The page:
MARINE CORPS LOGISTICS BASE Albany, Ga. --
To ensure Marines and civilian-Marines maintain safe working and living environments, Marine Corps Logistics Base Albany officials are conducting the Ground Safety for Marines Course, which began Aug. 9 and continues through Friday.
“The Ground Safety for Marines Course is the qualification course for Marines assigned as the unit safety officer. It is a rigorous and comprehensive course provided by the Marine Corps’ Training and Education Command,” said Merrill Dickinson, installation safety manager, Risk Management Office, MCLB Albany. “It is delivered at several locations worldwide to Marines and civilian- Marines. Graduates are expected to return to their units and support their senior leadership in executing the full spectrum of requirements in the Marine Corps Safety Program.”
According to the letter of instruction, the course is designed to provide occupational safety and health training to military and civilian personnel assigned to full-time or collateral duties in ground safety.
The LOI further states that upon successful completion of the course, Marines will be qualified for the secondary 8012 military occupational specialty of 8012 and 9571for sailors.
Marine Corps Order 5100.29A, Marine Corps Safety Program, dated July 1, 2004, states that commanders incorporate operational risk management in all operations, assuring controls are in place for any hazard that cannot be completely eliminated, and providing appropriate safe and healthful facilities for all personnel.
“We normally send our unit safety officers to Marine Corps Base Camp Lejeune, N.C., or Marine Corps Base Quantico, Va., to attend the GSM, but with the help of the Marine Corps Installations East regional safety director, we were able to host a course here at MCLB Albany,” Dickinson said.
Conducting the training here reduces temporary additional duty costs and provides an opportunity to involve the base’s tenant commands and organizations as well as build some depth in the installation’s pool of qualified safety officers, he said.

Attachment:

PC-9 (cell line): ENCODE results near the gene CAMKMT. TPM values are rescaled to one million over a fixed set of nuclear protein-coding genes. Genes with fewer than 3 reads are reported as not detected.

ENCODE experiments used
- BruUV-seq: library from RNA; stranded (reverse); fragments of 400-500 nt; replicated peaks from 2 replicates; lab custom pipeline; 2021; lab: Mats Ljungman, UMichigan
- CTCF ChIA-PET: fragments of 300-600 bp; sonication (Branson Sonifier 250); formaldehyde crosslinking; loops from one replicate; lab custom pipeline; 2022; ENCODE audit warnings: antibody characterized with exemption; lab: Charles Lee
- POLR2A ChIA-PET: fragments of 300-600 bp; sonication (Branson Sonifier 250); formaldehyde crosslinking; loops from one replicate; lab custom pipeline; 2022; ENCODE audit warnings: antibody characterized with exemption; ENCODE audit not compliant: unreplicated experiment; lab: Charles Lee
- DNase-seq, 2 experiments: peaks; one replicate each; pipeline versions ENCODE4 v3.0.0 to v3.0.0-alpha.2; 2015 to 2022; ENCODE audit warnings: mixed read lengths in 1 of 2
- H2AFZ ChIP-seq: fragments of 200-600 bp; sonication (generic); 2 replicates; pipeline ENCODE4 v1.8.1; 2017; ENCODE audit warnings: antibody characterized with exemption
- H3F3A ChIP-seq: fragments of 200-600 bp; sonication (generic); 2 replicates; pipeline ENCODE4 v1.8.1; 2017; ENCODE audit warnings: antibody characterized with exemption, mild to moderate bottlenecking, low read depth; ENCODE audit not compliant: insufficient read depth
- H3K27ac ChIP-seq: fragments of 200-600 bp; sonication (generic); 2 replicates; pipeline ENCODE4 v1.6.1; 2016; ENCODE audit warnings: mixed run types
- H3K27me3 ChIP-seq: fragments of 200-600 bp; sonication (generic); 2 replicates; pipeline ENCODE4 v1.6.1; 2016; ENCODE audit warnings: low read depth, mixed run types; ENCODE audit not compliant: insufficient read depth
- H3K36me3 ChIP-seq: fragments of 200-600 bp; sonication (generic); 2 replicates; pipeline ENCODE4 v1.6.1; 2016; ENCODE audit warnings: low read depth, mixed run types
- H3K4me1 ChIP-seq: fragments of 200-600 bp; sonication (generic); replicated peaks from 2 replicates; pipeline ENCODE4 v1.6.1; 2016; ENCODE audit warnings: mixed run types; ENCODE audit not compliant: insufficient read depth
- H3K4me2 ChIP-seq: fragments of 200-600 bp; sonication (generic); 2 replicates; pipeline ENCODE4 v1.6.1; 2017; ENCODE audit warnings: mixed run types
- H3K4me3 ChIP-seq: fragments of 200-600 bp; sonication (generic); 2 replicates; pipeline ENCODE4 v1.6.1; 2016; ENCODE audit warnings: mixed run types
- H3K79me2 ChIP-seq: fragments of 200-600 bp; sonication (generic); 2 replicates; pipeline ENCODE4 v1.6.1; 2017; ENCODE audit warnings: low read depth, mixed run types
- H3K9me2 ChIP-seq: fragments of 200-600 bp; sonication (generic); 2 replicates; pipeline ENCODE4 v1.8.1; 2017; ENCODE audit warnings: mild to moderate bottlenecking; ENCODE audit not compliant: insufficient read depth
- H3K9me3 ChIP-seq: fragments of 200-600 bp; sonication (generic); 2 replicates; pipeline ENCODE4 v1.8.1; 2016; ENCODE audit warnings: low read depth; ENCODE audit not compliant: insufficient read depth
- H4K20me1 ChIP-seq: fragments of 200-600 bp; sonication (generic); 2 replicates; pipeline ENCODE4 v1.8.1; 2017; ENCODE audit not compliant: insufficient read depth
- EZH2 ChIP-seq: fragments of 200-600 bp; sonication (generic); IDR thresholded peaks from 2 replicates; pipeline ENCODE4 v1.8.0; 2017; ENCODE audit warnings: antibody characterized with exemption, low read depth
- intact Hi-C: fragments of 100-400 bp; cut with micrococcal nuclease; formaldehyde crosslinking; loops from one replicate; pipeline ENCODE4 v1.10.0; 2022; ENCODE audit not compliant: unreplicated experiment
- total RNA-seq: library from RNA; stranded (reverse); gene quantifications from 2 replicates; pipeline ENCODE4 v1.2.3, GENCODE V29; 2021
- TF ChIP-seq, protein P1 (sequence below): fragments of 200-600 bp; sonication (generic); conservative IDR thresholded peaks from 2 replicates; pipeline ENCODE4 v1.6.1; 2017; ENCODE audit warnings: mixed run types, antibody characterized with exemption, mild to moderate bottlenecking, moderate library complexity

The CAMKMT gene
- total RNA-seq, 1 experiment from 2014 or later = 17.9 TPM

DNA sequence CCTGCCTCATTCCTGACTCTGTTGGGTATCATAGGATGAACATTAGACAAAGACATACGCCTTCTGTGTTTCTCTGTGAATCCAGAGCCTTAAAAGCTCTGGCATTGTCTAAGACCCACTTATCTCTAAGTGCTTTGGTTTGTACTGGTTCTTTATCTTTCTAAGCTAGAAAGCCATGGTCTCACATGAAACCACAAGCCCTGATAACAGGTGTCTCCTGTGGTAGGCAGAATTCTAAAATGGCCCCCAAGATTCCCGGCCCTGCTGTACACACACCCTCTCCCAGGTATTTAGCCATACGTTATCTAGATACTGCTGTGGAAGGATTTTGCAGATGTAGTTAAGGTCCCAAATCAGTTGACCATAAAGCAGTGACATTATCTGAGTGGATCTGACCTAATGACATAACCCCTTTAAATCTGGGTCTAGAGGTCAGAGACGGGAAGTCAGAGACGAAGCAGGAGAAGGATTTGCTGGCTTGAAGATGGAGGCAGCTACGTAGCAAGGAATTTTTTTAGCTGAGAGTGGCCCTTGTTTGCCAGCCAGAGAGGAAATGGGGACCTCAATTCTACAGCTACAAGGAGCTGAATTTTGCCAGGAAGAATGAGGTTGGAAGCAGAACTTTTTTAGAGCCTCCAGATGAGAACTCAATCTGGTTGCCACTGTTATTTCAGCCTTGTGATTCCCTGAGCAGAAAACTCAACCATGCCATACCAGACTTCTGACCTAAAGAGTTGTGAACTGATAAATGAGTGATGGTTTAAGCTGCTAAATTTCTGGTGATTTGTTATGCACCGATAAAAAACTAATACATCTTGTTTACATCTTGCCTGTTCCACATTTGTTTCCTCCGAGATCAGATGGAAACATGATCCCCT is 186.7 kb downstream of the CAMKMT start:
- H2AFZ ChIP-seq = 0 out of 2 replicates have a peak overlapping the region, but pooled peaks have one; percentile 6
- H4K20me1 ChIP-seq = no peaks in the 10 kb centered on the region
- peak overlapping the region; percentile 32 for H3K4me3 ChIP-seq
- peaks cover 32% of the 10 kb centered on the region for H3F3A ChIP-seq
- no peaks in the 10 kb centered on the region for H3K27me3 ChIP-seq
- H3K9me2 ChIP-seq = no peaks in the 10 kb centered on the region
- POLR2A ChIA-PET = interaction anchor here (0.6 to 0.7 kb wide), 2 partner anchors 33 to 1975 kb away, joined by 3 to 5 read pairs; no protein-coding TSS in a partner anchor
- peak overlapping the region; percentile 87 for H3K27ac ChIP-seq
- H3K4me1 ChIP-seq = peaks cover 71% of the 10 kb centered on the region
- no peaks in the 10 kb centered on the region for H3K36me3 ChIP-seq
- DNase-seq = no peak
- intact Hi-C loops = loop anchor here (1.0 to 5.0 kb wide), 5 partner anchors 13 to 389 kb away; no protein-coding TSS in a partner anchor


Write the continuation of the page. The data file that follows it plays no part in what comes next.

“I deal with a lot of contractors, so learning about and understanding the Occupational Safety and Health Administration standards for safety and mishap reporting was very beneficial,” said Antron S. Patton, contract surveillance representative, Public Works Department, Installation and Environment Division, MCLB Albany. “Learning how to conduct a job hazard analysis in the workplace was very informative because we (Public Works) have a lot of hazards I was not aware of. I can now go back and make sure we have those incidences documented and all employees are trained on how to report hazards.”
Dickinson said the course is taught by qualified instructors from MCIEAST, but his office is augmenting them by teaching some of the more technical topics.
“We’ve also had instructor support from the Maintenance Center Albany, Naval Branch Health Clinic, and the Fire Department,” he said. “We (are) eager to help teach the course because it allows us an opportunity to tailor the content of the presentations from a Corps’ view to a MCLB Albany view. It’s worked out exceptionally well and I hope to be able to bring the GSM course back to Albany in the future.”
Johnny Little, safety specialist, RMO, said the course was very beneficial for him even though he has safety experience, and is also good for those who are new.
“We have been discussing mishaps and investigations and other information we can share with other agencies and what can be shared. We are also learning how to follow the rules of the Navy Safety Center and Navy Criminal Investigative Services,” he said.
For those who were not able to attend the training, course information can be provided by calling the installation safety office at (229) 639-5249.